Mock Draft - Aggressive trade up strategy - Niners pick twice in the top 30

*While I'm always interested in talking prospects, I'm really looking for more of a discussion about the relative merits of the trade up strategy rather than the specific names that I'm throwing out here*

SF has two consensus primary needs (WR and CB) and a handful of secondary needs that may or may not get filled in this draft based on how it plays out. I've seen some analysts suggest (and I happen to agree) that the real value in this draft is in the 20-40 range. So, my thinking is, why not move up aggressively to fill both of those primary needs in this range with high-caliber prospects who are ready to go right away, and then fill secondary needs as they fall to us. I present to you, NN FanPost Browsers, for your consideration, the "Attack the Draft" aggressive trade up strategy.

Trade Up #1 - Picks 30 and 94 to Green Bay for pick 21

With the 21st pick, San Francisco selects Odell Beckham Jr., WR, LSU

One primary need out of the way. "OBJ" combines speed, athleticism, great hands, precise route running and big game experience with a large catch radius. He is great at high pointing the ball despite his height and dangerous after the catch. A complete package at WR who can also contribute in the return game (bye-bye, LaMike).

Trade Up #2 - Picks 56 and 61 to New England for pick 29

With the 29th pick, San Francisco selects Jason Verrett, CB, TCU

Verrett is essentially a stand in for "top CB on the board," whether that's Verrett, Fuller, Dennard or Roby. I think Verrett is likely to be the top CB left at this point. If he were two inches taller, he'd be a potential top-5 pick. His skills tracking the ball and mirroring receivers is elite, and he has great athleticism and toughness (19 reps on the bench with a torn labrum!) to back it up. Capable of playing on the boundary as well as in the slot.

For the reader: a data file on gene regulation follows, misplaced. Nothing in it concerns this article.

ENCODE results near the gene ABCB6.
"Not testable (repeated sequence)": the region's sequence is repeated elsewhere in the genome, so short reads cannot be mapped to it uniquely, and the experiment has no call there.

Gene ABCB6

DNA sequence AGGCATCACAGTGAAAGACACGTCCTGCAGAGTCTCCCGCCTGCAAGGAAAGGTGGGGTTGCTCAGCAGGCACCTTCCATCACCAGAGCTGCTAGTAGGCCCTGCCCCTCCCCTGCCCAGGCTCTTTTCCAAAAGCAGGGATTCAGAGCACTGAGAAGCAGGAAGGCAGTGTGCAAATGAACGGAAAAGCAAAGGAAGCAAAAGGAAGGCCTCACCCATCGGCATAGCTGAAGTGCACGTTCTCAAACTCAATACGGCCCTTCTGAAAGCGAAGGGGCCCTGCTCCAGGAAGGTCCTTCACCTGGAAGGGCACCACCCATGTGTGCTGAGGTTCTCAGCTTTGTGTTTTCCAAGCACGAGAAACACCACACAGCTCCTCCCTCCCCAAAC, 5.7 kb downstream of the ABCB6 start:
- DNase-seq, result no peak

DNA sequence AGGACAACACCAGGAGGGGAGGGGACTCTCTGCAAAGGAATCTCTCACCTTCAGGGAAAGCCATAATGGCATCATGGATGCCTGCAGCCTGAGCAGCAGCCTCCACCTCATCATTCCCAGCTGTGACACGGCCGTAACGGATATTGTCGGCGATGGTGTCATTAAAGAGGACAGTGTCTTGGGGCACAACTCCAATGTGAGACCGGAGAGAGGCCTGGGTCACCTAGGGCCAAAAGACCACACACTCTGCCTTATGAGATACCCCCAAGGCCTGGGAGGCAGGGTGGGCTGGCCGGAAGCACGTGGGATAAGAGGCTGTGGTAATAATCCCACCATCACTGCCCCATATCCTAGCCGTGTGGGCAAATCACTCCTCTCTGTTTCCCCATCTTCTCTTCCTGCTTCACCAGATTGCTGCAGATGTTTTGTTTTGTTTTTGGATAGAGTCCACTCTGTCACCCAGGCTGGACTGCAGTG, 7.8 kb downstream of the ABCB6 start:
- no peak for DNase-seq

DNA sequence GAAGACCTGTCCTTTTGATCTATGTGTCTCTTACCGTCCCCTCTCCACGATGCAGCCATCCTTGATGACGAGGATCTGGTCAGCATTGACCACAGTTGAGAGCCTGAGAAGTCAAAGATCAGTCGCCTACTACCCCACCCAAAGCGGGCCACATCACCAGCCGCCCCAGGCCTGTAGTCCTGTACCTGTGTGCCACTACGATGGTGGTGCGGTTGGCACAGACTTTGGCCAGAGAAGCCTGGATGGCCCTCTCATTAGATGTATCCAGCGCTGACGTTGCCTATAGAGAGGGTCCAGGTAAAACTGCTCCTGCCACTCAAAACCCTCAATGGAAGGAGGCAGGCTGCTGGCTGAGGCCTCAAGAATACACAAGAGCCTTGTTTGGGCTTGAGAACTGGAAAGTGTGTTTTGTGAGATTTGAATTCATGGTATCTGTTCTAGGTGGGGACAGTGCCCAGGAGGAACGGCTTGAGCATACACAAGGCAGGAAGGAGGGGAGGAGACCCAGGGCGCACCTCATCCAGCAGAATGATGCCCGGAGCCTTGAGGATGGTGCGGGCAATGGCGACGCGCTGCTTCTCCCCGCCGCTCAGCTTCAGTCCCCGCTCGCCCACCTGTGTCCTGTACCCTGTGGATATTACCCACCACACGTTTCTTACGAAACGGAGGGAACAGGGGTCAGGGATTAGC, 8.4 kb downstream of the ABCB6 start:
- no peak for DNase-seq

#77 - Deone Bucannan, S, Washington State

Bethea will be the Niners' strong safety for at least the next 2 seasons, but they should look to find his replacement earlier rather than later, especially if Bucannan falls into the third round. A true strong safety who doesn't mind sticking his nose into plays, Bucannan will need some development as a cover safety - but with a couple years to learn, he has all the tools to make it happen.

#100 - Josh Mauro, DE/DT, Stanford

Oft described as "country strong," Mauro has played both 3-4 DE and 4-3 DT and would give the Niners another option on the defensive line. While he's not an explosive rusher who's going to blow plays up in the backfield, he holds his ground well and eats up blocks.

#129 - Brandon Thomas, OT/OG, Clemson

The required medical redshirt pick. Considered a 2nd round talent before tearing his ACL in predraft workouts, Thomas projects to kick inside to OG at the next level, where he could be Mike Iupti's replacement if he's lost to free agency in 2015.

#170 - Storm Johnson, RB, UCF

Someone to add to the RB platoon, Johnson is a crafty between the tackles runner who can grind out tough yards. Exactly what the Niners expect out of their backs. His stock is rising, so he may not be available this late in the draft.

#242 - Jonathan Newsome, OLB, Ball State

Transfer from Ohio State who was able to make a name for himself in the MAC. Played both DE and OLB in a 4-3, could compete for reps at OLB for us. Also a potential ST contributor. Potential character concerns.

#243 - Connor Shaw, QB, South Carolina

Developmental QB project. Shaw is a gamer with dual-threat abilities. Would probably be a 3rd stringer or PS guy but could develop into a solid backup or trade bait with time.

#245 - Tevin Reese, WR, Baylor

Speed, speed, speed. Reese is slight with questionable hands and an underdeveloped route tree, but he has the kind of speed that makes defensive coordinators adjust their entire game plans around. Worth a late-round flier on.

This is a FanPost and does not necessarily reflect the views of Niners Nation's writers or editors. It does reflect the views of this particular fan though, which is as important as the views of Niners Nation's writers or editors.

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